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Acute myocardial infarction can require surgical intervention for many reasons. Most commonly, patients may have coronary artery stenosis that may be amenable to coronary artery bypass grafting, either to halt the progress of the acute infarction, or to prevent subsequent angina, reinfarction, or death (see Chapters 20 to 25). Myocardial infarction can also result in refractory congestive heart failure and/or circulatory shock due to inability of the left and/or right ventricles to maintain the cardiovascular circulation. These patients may benefit from ventricular replacement therapy that include cardiac transplantation (see Chapter 61), extracorporeal membrane oxygenation (see Chapter 19) or placement of left and/or right ventricular assist devices (see Chapter 63). Acute myocardial infarction can have a number of other mechanical consequences that may need to be addressed surgically. These can include acute and chronic ischemic mitral regurgitation and even papillary muscle rupture (see Chapter 38) and functional tricuspid regurgitation (see Chapter 44). Three final and potentially catastrophic mechanical complications of acute myocardial infarction are addressed in this chapter and include postinfarction ventricular septal defect, cardiac rupture, and left ventricular aneurysm.


Postmortem description of a postinfarction ventricular septal defect was first made in 1845 by Latham.1 The first antemortem clinical diagnosis of a postinfarction ventricular septal defect was made in 1923 by Brunn.2 Sager3 in 1934 established specific clinical criteria for diagnosis and associated postinfarction septal rupture with coronary artery disease.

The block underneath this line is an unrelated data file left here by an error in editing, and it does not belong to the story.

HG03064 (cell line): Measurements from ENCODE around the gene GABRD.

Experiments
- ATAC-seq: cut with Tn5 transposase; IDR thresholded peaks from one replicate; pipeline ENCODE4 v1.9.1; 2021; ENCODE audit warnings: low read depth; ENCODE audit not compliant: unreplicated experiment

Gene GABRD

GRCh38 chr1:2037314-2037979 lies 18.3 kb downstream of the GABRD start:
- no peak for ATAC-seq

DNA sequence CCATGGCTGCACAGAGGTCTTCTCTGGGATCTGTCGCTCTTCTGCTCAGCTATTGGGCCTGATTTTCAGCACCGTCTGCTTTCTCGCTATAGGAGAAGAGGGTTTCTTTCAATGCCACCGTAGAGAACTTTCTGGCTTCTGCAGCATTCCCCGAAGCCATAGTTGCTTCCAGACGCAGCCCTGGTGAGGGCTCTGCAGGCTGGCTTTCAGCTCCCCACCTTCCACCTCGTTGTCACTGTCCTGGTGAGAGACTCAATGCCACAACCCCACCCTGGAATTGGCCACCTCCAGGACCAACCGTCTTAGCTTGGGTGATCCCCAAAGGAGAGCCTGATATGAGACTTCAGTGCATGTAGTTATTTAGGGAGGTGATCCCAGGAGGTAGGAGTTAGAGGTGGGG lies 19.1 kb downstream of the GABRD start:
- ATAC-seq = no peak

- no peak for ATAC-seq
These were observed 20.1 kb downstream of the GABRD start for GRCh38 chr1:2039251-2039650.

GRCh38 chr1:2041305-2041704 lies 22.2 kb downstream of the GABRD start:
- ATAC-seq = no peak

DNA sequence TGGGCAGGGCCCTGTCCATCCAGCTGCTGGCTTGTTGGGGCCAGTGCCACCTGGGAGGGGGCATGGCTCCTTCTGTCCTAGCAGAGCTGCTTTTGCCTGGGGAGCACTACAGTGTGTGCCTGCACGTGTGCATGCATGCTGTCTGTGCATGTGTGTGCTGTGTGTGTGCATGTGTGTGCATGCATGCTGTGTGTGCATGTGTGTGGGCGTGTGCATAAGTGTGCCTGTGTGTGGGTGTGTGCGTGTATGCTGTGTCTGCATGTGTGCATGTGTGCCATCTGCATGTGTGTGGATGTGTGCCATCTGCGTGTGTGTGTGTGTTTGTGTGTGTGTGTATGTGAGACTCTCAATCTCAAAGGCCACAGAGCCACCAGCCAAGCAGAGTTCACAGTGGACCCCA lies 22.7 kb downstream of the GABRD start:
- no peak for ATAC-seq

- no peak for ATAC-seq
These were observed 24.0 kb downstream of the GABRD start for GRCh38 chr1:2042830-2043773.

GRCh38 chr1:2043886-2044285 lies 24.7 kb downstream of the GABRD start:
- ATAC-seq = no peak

The first successful surgical repair of a postinfarction ventricular septal defect was made in 1956 by Cooley in a patient 9 weeks after the diagnosis of septal rupture.4 The approach used was a right ventriculotomy similar to that used in patients with congenital ventricular septal defects. Thereafter the surgical mortality was sufficiently high that the strategy was to limit operation to those patients surviving for more than a month after acute septal perforation.5 Delayed surgery also had the advantage of allowing septal healing to facilitate more secure closure of the septal rupture.6 Heimbecker6 described septal defect repair through a left ventriculotomy in the zone of infarction combined infarctectomy and aneurysmectomy.7 Approaching the septal defect through the left ventricular infarct had distinct advantages of providing better exposure of the apical and inferior septum than did a right ventriculotomy. The left ventriculotomy also did not unnecessarily injure the otherwise critical right ventricle and allowed surgical remodeling of the infarcted portion of the left ventricle. Daggett et al8 in 1977 first reported a large series of 43 patients with improved surgical outcomes using a combination of infarctectomy and prosthetic patch material. In addition to the improved results overall, Daggett et al were able to successfully treat inferoposterior septal defects that previously had been problematic.9-11 In 1995 David described 44 patients treated with infarct excluding patches with excellent mortality of 19% and unusually low incidence ...

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